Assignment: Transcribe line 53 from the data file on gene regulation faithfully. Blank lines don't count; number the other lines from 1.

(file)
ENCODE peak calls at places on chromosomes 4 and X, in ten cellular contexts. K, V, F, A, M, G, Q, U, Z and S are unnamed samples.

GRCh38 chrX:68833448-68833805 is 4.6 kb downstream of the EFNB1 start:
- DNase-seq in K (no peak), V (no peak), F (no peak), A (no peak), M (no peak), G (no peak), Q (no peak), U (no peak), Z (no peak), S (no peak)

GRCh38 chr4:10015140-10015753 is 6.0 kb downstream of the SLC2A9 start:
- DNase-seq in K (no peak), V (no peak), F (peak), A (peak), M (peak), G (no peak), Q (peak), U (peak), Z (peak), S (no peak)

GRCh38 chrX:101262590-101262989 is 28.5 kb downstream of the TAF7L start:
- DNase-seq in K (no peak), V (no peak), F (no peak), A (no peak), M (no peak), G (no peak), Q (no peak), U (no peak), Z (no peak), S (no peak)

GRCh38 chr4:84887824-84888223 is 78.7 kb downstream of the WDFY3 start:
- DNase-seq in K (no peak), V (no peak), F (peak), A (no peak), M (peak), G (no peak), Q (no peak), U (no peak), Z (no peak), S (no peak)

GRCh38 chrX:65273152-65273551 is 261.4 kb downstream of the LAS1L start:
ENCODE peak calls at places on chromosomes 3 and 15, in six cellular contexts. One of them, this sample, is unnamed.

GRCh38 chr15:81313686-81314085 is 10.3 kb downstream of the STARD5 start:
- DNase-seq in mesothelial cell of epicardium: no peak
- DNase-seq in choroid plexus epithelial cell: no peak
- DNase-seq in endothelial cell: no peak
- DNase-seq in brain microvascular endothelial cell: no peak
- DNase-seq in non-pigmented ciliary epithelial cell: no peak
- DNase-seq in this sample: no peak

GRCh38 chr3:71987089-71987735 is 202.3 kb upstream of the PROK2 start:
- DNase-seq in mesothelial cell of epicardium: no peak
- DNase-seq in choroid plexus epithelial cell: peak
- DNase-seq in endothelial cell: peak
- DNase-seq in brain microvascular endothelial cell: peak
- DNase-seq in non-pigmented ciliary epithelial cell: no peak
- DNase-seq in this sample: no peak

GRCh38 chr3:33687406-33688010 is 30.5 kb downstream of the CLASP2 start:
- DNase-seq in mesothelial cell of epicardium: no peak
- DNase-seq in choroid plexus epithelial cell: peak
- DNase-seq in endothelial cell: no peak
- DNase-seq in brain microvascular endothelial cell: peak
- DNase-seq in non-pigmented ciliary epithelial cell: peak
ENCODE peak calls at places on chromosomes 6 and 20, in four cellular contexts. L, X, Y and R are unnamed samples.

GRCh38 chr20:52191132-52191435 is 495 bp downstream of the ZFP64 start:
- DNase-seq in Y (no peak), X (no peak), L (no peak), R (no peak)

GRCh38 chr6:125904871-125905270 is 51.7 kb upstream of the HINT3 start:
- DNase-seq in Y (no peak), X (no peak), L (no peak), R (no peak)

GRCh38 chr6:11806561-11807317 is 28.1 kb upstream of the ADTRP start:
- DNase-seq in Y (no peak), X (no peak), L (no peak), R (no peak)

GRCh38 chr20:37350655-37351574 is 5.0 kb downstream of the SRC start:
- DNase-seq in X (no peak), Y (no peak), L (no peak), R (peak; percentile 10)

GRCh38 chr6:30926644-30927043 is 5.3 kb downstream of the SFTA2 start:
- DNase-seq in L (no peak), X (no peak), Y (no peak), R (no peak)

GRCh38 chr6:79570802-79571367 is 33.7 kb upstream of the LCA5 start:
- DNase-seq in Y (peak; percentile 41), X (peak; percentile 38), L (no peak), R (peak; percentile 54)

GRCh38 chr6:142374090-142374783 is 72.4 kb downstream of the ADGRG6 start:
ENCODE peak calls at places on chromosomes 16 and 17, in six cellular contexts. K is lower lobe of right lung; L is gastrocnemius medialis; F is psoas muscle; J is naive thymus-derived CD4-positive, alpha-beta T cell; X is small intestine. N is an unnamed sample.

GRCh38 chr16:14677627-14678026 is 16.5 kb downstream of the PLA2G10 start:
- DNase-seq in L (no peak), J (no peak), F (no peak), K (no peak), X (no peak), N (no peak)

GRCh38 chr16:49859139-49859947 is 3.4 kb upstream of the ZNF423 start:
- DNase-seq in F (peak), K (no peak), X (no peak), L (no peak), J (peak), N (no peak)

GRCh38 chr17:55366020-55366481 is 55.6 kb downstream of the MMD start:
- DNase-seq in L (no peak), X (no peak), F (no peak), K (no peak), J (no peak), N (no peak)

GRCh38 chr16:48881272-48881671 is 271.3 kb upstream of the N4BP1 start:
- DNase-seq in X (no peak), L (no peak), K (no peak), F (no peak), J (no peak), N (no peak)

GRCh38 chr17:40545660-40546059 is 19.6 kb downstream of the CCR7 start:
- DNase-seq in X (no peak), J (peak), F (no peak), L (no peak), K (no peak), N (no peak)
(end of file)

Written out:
GRCh38 chr16:48881272-48881671 is 271.3 kb upstream of the N4BP1 start: